Anyways - this is only a trial situation - going for input as usual!

    Re the person being a cop - I'd expect by stage of ''showdown'' per my fiction, that any cop would have already verbalized enough to defuze things - hopefully! Apart from not implying any ''lunge'' manouvers!
    Chris - P95
    NRA Certified Instructor & NRA Life Member.

    "To own a gun and assume that you are armed
    is like owning a piano and assuming that you are a musician!."


    http://www.rkba-2a.com/ - a portal for 2A links, articles and some videos.

  11. #11
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    Thumbs up Interesting Thread

    My curiosity is peaked.
    ''mixed'' environment - water and air - things change."
    I'll be curious to hear some more input from other members.
    BTW: I can't think of any particular firearm of mine that I dislike enough to try it with.
    Otherwise...I would put on a Kevlar glove...bpv & a face shield and "Have A Go At It" ~ then we would know for sure if it was OK ~ OR...if the forum needed a replacement moderator.
    Liberty Over Tyranny Μολὼν λαβέ

  12. #12
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    It's a contained explosion

    Usually, with an unfouled barrel, the explosion that occurs in the cartridge finds the path of least resistance towards the barrel. In other words, the slug will yield more readily to the chamber pressure than the wall of the cartridge when reinforced by the steel of the chamber. So, the bullet yields, and as the pressure continues, the bullet has a force applied to it, and gathers momentum as it travels down the barrel.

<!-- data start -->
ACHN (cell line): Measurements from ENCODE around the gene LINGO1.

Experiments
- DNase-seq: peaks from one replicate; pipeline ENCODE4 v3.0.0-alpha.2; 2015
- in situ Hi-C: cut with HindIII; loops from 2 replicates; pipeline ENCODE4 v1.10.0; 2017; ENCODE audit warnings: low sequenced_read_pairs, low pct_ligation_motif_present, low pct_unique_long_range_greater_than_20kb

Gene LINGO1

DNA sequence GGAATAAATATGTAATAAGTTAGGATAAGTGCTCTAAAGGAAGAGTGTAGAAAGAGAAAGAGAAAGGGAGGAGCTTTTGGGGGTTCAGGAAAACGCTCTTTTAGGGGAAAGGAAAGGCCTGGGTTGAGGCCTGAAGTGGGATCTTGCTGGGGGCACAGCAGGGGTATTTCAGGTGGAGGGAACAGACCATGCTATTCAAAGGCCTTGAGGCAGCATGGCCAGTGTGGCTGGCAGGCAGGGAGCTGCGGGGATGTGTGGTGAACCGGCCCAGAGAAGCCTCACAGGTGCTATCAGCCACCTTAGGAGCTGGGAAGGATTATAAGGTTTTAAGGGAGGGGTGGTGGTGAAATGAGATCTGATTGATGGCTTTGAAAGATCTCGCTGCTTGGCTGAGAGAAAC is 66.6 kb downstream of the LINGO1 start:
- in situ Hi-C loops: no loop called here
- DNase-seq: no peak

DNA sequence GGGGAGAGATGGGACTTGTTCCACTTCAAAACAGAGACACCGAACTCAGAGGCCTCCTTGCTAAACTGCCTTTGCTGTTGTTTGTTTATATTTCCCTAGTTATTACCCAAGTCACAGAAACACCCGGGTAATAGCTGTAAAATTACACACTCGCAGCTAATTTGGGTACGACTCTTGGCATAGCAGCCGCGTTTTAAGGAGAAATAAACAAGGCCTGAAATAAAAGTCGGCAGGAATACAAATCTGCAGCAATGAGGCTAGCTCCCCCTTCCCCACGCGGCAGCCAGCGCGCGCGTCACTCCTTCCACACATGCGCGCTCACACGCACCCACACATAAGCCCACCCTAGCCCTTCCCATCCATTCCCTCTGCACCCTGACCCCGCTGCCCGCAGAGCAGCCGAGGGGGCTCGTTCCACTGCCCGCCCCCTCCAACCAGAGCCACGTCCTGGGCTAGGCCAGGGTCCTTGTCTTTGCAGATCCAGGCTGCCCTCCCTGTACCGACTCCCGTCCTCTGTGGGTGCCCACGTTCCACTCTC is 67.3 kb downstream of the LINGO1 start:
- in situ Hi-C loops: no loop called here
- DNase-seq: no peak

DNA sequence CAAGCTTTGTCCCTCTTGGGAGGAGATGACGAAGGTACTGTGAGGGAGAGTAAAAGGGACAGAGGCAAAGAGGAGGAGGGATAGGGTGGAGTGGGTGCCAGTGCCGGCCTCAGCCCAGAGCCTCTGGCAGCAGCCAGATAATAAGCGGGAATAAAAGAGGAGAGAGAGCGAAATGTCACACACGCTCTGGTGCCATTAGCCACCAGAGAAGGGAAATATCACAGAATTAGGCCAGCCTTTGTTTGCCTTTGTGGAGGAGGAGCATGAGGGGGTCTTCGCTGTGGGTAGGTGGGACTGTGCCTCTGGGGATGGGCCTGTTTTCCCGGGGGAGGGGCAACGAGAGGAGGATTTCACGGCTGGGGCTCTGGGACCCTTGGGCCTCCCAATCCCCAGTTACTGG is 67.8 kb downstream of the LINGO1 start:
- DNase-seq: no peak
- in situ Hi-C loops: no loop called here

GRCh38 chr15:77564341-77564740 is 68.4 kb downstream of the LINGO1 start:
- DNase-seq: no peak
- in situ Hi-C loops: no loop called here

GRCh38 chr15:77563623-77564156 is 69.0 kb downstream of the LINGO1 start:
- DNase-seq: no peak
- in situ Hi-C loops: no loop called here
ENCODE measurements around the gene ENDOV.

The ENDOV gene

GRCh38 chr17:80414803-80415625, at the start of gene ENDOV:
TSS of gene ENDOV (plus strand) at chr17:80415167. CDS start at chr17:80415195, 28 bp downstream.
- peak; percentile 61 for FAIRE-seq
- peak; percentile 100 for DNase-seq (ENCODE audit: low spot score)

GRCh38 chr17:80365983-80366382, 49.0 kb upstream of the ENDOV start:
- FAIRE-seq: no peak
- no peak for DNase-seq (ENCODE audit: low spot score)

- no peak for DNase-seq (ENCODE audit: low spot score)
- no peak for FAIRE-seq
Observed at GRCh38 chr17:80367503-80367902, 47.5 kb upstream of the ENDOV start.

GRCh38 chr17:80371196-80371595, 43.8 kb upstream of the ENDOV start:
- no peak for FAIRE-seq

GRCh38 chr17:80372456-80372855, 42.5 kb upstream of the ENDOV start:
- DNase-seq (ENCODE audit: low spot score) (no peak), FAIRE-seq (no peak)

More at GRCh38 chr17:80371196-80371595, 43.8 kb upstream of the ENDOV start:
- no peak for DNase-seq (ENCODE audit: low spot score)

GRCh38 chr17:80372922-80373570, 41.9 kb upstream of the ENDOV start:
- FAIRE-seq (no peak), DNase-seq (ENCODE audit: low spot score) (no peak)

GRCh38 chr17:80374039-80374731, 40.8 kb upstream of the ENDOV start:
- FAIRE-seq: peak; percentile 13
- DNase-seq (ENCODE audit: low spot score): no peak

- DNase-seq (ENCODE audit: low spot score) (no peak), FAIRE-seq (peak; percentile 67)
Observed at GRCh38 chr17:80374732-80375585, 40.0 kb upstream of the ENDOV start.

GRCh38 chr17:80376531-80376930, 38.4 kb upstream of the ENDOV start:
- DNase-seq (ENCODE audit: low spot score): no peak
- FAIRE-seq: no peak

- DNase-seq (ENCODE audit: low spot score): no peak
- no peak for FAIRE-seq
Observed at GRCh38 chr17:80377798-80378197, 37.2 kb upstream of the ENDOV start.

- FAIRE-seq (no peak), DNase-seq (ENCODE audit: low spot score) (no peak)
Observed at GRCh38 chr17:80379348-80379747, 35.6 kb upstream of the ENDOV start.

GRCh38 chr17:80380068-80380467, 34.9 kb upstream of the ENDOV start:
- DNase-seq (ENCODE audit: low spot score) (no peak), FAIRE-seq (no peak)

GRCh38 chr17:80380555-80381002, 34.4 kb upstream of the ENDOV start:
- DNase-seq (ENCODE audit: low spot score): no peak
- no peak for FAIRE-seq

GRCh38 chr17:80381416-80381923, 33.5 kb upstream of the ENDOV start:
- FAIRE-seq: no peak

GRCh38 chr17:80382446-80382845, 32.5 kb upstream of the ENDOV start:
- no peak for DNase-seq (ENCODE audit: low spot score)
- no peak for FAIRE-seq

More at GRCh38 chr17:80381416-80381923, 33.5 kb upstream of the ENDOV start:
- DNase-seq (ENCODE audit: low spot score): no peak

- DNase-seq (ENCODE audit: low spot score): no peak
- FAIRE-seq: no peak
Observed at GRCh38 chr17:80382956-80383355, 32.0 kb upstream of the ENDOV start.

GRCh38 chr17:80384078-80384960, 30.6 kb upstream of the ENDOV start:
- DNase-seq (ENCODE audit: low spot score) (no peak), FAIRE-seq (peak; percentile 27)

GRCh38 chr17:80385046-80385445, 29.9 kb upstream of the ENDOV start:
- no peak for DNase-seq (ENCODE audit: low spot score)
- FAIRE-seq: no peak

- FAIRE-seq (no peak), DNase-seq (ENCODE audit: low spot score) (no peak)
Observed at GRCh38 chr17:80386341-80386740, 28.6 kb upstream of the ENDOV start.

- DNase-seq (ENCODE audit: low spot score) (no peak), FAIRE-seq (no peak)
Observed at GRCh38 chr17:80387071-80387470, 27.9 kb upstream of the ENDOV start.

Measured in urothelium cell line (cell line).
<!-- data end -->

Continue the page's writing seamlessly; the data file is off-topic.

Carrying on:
If the gun is completely submerged, then theoretically, the water pressure on the slug increases. However, being completely submerged, the water pressure applied to the outside of the chamber also increases. So, the net effect is that the while the slug and the chamber both require higher pressures to yield, the slug still yields way before the chamber, and you have something approaching a normal shot fired.